Unless you know how the hitch was installed, I would then check all the factory dimensions and adjustments. Ball height, load leveler settings, even the angle of the ball to the hitch can affect how the rig handles. Too many installers simply line up the bolt holes and snug 'em down.

There is an excellent alternative to the Hensley: Pullrite. There are tradeoffs with both, but they both do effectively eliminate one of the pivot points on a tow rig.

Good luck, Mark
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Old 11-23-2006, 10:27 PM   #11
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Sidewall stiffness and lateral stability of your truck is simplest thing which can get you into trouble. Inflate the truck tires to there max. and retest the rig on the road. If it improves, buy yourself a set of heavier duty truck tires with more plyes and greater sidewall stiffness. I hope your truck has at least the jump extended seats and the long bed which increases the wheelbase of the truck and improves stability. We drive a 4 door full ton dually and full size box. Even my wife can drive the rig on I 90 -I94 with out having to move the steering wheel at all when the trucks pass. I have never pulled with a blue OX but it looked pretty complicated when I saw it at the show. I do not think it has the self centering capability of the Reese Dual cam system. I use the dual cam when I am towing my 31 footer. Pulrite make your trailer act like a 5th wheel trailer. Trucks should have minimal effect based on the geometry of the system. Hensley accomplishes close to the same thing with a 4 bar moving linkage system. Very clever engineering. I would try to fix the truck before I would put down the $3,000. But if you can not fix the problem cheaper, Hensley might be your answer instead of buying a better truck.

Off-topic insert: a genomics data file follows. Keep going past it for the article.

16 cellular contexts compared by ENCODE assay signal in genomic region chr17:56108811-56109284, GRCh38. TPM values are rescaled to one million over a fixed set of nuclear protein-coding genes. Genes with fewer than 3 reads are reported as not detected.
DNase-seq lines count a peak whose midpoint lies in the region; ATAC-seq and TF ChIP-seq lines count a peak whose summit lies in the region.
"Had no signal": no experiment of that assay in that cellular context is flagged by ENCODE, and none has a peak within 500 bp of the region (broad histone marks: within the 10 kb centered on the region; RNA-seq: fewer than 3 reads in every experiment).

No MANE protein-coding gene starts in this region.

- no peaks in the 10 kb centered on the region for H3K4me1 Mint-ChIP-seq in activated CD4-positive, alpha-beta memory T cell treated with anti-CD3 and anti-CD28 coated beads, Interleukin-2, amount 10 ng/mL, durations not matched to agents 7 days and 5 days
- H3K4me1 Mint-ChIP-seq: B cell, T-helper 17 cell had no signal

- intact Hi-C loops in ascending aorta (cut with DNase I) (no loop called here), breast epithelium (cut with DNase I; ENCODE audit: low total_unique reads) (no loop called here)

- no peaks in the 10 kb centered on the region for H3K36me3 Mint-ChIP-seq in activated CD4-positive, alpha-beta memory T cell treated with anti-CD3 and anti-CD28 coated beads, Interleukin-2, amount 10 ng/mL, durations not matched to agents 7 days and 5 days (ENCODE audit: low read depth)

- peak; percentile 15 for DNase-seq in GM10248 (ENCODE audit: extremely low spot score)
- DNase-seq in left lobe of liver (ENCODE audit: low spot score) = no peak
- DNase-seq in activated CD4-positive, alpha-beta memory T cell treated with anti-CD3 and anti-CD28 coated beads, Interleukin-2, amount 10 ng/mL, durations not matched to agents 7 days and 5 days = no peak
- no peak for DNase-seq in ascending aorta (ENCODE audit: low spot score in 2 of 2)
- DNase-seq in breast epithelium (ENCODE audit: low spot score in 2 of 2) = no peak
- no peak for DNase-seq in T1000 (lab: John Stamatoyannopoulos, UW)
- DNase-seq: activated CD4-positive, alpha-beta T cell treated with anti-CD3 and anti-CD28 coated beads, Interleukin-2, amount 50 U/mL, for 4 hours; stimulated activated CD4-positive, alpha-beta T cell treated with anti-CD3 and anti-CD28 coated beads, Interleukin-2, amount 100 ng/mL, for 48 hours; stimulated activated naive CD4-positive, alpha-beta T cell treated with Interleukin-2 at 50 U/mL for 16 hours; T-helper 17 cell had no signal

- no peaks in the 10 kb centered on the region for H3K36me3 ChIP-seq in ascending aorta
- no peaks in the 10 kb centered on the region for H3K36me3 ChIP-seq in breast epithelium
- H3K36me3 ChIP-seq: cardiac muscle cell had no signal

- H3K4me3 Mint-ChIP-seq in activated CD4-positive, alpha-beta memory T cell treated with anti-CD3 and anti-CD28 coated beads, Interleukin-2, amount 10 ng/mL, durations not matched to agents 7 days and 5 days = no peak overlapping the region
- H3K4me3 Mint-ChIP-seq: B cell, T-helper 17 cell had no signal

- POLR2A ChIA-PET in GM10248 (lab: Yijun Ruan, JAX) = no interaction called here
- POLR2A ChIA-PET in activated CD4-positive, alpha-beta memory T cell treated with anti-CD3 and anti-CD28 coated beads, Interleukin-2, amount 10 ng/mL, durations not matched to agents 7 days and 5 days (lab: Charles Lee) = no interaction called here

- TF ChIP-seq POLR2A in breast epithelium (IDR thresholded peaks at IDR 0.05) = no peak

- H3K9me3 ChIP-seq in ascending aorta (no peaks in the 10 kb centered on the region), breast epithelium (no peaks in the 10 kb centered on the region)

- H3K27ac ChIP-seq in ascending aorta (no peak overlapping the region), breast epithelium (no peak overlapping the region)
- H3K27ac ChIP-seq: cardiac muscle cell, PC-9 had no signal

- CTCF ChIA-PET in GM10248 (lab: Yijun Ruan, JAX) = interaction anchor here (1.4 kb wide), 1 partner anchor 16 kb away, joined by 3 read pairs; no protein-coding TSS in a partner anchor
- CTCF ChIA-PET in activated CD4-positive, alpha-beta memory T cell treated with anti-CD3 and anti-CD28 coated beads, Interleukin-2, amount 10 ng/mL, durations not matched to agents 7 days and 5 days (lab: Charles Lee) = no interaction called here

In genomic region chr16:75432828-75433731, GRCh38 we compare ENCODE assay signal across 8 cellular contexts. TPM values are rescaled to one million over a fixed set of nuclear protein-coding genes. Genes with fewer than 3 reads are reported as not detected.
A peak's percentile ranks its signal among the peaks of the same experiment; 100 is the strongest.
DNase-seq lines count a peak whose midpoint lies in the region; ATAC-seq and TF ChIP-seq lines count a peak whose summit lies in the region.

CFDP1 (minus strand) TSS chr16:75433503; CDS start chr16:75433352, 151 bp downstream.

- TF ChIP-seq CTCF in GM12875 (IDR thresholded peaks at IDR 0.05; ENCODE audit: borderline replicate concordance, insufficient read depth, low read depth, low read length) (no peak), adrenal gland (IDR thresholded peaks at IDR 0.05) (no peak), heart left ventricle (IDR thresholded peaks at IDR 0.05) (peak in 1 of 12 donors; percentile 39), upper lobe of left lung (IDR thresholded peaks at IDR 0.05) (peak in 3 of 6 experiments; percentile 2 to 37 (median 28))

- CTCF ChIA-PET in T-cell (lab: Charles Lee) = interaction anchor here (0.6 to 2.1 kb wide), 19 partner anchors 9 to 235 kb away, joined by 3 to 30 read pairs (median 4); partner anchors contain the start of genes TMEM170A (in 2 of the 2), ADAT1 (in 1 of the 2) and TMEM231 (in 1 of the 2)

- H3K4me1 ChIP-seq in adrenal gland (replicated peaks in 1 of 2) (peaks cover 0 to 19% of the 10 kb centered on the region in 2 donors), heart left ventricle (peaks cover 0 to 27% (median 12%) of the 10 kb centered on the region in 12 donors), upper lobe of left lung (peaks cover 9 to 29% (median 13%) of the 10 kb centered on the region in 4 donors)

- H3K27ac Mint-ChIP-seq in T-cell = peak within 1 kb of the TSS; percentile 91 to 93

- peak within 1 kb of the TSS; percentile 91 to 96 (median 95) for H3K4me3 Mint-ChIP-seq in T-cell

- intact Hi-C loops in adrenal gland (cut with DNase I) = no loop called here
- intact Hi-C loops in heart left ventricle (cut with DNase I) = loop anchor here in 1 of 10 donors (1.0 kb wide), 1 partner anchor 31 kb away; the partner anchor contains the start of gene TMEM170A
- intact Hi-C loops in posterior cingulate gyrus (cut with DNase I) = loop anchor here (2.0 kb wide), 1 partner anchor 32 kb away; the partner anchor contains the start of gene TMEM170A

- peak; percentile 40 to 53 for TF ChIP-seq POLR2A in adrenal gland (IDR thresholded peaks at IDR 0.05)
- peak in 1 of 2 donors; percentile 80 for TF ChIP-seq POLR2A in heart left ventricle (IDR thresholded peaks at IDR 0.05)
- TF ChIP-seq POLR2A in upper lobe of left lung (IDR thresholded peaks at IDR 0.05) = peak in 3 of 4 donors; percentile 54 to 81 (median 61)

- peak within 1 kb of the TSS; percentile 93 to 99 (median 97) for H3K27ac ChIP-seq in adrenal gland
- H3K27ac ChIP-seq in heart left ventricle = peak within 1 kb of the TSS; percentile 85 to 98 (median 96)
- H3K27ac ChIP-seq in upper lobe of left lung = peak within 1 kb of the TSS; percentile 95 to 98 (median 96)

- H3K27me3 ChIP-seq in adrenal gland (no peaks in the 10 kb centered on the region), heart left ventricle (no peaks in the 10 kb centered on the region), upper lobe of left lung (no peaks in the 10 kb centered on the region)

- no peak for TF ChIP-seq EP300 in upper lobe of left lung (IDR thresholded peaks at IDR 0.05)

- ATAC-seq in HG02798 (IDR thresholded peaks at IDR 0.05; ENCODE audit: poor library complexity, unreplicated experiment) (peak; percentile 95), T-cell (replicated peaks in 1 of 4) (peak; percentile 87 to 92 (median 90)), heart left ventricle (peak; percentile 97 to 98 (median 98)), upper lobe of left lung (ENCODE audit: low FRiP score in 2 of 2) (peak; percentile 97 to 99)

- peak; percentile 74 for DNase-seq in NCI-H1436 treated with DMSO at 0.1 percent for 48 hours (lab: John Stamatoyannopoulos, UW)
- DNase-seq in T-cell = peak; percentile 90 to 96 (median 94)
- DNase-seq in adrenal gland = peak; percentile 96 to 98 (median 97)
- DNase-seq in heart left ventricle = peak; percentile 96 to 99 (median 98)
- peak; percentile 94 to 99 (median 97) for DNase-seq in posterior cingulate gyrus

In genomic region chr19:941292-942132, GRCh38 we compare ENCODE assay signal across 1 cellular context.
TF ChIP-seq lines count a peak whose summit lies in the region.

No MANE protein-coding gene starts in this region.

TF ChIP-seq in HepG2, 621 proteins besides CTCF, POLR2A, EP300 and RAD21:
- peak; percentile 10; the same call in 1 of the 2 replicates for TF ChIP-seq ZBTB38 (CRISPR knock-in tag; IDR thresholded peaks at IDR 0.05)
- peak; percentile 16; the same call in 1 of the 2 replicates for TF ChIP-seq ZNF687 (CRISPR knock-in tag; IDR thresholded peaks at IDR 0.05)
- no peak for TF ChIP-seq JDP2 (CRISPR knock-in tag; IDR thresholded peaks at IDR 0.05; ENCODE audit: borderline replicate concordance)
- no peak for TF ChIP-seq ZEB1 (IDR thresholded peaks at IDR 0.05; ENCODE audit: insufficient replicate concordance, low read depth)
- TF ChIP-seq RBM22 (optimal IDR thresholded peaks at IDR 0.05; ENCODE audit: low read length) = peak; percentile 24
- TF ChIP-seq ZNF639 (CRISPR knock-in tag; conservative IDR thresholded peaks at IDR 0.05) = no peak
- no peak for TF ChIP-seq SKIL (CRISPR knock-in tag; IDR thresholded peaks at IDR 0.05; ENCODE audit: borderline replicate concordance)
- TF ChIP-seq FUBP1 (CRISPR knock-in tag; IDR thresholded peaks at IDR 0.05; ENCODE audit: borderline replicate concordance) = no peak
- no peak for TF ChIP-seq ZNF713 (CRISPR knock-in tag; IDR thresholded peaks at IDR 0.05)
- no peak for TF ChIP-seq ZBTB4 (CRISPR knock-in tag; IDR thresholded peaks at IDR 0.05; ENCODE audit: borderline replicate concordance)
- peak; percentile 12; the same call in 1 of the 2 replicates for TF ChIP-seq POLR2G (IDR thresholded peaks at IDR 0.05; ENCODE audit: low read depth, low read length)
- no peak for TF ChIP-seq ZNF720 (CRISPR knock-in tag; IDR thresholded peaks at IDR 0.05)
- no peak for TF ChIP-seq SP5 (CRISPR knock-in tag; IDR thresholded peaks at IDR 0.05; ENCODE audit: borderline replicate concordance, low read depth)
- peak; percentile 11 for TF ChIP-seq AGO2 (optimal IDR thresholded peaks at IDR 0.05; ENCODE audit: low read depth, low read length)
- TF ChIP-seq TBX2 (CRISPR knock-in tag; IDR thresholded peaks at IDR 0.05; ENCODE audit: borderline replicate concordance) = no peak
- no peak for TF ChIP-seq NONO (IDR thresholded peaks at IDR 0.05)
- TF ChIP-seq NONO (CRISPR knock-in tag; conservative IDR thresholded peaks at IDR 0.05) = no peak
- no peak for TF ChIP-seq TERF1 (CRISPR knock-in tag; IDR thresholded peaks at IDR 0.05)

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Old 11-24-2006, 11:12 AM   #12
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tires etc